ShannonBatesphoto

 

 

 

 

 

Rob Cavagnaro

Rob Cavagnaro is a mechanical engineer and leads the Marine Technology Team at MSL. He studies ways to generate electricity from resources available in the ocean. He focuses on currents and waves, and the technology used to harness their energy. Read his profile here.

RobCavagnarophoto

 

 

 

 

 

Nikki Sather

Nikki Sather is a research scientist at MSL. For the last 15 years, her research has included work in water power, aquatic ecosystems, and habitat restoration. Read her profile here.

Satherpic

 

 

 

 

 

Molly Grear

Molly Grear is an ocean engineer and marine biologist working in the Coastal Sciences Division. Her work focuses on the environmental impacts of installing new ocean technology, as well as using biological processes and mechanics to inspire engineering design. Read her profile here.

Grearphoto

 

 

 

 

 

Dorian Overhus

Dorian Overhus is a marine renewable energy research associate for the Coastal Sciences Division, and has been a part of the laboratory since early 2019. Dorian has a strong background in environmental science, wildlife conservation, marine biology, and ocean energy development. Read her profile here. 

OceanMonth1
STEM Education
-

Marine and Coastal Research Laboratory

Facility
MCRL

The Marine and Coastal Research Laboratory is uniquely positioned for marine-based research that focuses on helping the nation achieve sustainable energy, a sustaining environment, and coastal security.

Andrea Starr | Pacific Northwest National Laboratory

The Marine and Coastal Research Laboratory (MCRL), which was previously known as the Marine Sciences Laboratory, is the U.S. Department of Energy’s only marine research facility. MCRL, located at PNNL-Sequim, is uniquely positioned for marine-based research that is focused on helping the nation achieve sustainable energy, a sustaining environment, and coastal security.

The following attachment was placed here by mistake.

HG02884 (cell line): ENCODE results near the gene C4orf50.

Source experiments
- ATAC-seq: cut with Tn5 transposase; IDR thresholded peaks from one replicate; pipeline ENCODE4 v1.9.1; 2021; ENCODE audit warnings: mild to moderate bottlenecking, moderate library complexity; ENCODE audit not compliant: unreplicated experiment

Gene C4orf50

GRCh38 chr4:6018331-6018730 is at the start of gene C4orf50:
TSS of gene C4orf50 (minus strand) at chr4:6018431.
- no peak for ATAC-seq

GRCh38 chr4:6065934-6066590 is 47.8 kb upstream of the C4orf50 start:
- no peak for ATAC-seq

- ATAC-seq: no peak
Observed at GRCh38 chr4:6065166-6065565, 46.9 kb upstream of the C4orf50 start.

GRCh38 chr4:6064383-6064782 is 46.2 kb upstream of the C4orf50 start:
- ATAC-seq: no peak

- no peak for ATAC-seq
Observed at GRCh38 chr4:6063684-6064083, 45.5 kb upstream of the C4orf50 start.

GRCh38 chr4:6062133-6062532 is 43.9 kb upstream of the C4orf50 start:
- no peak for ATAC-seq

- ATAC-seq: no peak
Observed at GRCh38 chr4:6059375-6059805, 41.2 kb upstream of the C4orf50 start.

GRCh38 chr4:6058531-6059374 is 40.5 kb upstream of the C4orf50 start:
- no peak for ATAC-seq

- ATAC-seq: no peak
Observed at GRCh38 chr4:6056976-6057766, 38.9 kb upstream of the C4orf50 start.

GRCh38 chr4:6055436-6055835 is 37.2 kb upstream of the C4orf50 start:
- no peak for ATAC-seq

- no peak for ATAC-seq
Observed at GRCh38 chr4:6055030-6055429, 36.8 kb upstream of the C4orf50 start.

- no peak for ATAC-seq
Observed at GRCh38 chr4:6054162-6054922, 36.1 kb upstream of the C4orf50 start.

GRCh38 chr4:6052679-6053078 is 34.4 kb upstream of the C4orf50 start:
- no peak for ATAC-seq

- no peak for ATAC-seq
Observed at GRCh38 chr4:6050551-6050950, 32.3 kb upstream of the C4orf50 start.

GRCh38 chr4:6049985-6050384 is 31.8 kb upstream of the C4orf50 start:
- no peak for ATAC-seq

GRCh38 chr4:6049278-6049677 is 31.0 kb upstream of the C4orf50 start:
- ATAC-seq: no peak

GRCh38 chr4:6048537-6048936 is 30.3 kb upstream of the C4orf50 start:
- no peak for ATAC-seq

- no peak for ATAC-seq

Sequim Bay links a small, but relatively undisturbed, watershed to the Strait of Juan de Fuca in the Puget Sound. This allows for:

  • direct studies of environmental impacts on marine species
  • a potential study area for energy deployment
  • use of seawater in adjacent lab facilities
  • testing of innovative marine sensors
  • rapid access to diverse marine environments.

Nearly 15,000 square feet of research laboratories are connected to the bay via a supply system that delivers 200 gallons of seawater per minute and returns it to the bay after treatment. MCRL's unique location is also within one of the cleanest airsheds in the world, providing an ultratrace background for work in measurement and signature sciences.

To defend coastal regions, MCRL researchers engineer new approaches to address the greatest challenges in detecting and responding to national and global threats. Programs focus on developing efficient and effective ways to translate data acquired from environmental media—air, water, sediment, and biota—into information that can be acted upon.

MCRL research is supported by more than 80 staff members with expertise in biotechnology, biogeochemistry, ecosystems science, toxicology, and Earth systems modeling. A dive team is also on staff to support in-water research and testing. Projects at MCRL span algal biofuels, biofouling and biocorrosion, climate change and ocean acidification, environmental monitoring, quantification of transport and effects of chemicals in marine environments, and coastal risk and hazard prediction and analysis.